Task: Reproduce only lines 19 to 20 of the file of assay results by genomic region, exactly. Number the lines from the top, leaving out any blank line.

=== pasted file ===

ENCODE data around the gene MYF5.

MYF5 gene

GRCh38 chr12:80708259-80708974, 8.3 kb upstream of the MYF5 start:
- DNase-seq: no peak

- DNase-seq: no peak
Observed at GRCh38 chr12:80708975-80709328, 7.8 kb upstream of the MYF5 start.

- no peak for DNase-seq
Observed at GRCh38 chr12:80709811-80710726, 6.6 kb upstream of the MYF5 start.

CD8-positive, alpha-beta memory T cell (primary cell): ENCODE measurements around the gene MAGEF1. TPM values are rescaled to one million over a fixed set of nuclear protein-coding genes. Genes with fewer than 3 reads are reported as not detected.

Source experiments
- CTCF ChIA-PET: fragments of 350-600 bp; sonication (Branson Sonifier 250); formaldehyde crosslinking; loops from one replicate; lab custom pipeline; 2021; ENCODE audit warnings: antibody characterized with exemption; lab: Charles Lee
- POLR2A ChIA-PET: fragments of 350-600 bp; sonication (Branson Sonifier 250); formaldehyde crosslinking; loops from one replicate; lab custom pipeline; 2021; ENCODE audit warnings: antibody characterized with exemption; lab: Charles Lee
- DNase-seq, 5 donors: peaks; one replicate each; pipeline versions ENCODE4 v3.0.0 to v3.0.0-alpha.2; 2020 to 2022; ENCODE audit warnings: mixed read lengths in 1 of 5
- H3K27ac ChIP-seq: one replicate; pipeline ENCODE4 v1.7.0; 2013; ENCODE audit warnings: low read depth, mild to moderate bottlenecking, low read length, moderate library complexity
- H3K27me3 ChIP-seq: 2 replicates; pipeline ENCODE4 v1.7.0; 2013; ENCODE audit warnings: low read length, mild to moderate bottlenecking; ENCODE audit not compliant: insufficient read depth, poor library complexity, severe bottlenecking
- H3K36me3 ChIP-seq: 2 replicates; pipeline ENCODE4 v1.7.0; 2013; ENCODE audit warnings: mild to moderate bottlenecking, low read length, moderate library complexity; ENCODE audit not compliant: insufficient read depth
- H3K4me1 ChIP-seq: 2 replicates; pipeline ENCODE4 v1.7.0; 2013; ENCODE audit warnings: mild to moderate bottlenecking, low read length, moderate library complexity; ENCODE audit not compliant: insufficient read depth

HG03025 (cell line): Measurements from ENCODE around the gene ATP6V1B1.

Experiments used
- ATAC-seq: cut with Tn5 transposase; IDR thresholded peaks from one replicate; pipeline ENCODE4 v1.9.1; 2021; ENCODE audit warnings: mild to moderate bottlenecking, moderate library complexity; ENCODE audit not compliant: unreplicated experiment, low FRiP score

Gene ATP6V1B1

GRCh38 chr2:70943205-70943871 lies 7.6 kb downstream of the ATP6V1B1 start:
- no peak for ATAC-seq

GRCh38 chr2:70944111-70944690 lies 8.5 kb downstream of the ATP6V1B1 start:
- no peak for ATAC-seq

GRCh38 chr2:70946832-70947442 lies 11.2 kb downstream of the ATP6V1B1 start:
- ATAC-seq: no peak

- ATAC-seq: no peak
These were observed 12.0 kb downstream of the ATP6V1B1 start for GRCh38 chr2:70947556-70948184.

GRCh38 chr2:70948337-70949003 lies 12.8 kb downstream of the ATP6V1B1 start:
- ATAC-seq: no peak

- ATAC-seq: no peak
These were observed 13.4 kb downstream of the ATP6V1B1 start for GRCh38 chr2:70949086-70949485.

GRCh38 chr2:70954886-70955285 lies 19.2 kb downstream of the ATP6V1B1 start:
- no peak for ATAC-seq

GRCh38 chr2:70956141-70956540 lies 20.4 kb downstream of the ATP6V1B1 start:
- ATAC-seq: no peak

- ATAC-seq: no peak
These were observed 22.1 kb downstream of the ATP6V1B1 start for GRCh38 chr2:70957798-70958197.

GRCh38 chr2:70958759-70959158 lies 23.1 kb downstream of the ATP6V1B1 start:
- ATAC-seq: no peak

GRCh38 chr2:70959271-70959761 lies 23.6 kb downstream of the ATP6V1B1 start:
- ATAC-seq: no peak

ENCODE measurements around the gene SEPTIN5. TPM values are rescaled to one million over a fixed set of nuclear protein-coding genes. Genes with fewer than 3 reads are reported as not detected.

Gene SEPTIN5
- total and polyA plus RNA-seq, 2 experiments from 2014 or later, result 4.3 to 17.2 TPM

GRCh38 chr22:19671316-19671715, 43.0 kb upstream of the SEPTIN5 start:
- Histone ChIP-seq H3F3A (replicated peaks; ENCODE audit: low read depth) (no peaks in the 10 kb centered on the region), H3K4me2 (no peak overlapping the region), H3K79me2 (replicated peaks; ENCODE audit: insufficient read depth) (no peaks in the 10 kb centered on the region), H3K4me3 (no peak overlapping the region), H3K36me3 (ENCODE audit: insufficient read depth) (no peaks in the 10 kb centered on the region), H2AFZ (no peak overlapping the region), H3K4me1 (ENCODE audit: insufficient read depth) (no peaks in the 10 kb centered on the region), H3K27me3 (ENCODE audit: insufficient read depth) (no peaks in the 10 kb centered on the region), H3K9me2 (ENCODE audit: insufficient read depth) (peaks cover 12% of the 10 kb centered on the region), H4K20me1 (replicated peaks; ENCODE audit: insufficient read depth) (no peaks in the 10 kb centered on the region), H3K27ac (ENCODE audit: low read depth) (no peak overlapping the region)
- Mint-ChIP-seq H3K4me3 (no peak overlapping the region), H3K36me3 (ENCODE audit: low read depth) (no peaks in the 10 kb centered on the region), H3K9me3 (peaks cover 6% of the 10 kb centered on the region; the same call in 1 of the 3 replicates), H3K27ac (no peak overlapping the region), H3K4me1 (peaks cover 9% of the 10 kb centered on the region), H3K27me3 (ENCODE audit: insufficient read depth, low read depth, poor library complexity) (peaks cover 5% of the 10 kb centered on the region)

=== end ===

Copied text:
Experiments used
- ATAC-seq: cut with Tn5 transposase; IDR thresholded peaks from one replicate; pipeline ENCODE4 v1.9.1; 2021; ENCODE audit warnings: mild to moderate bottlenecking, moderate library complexity; ENCODE audit not compliant: unreplicated experiment, low FRiP score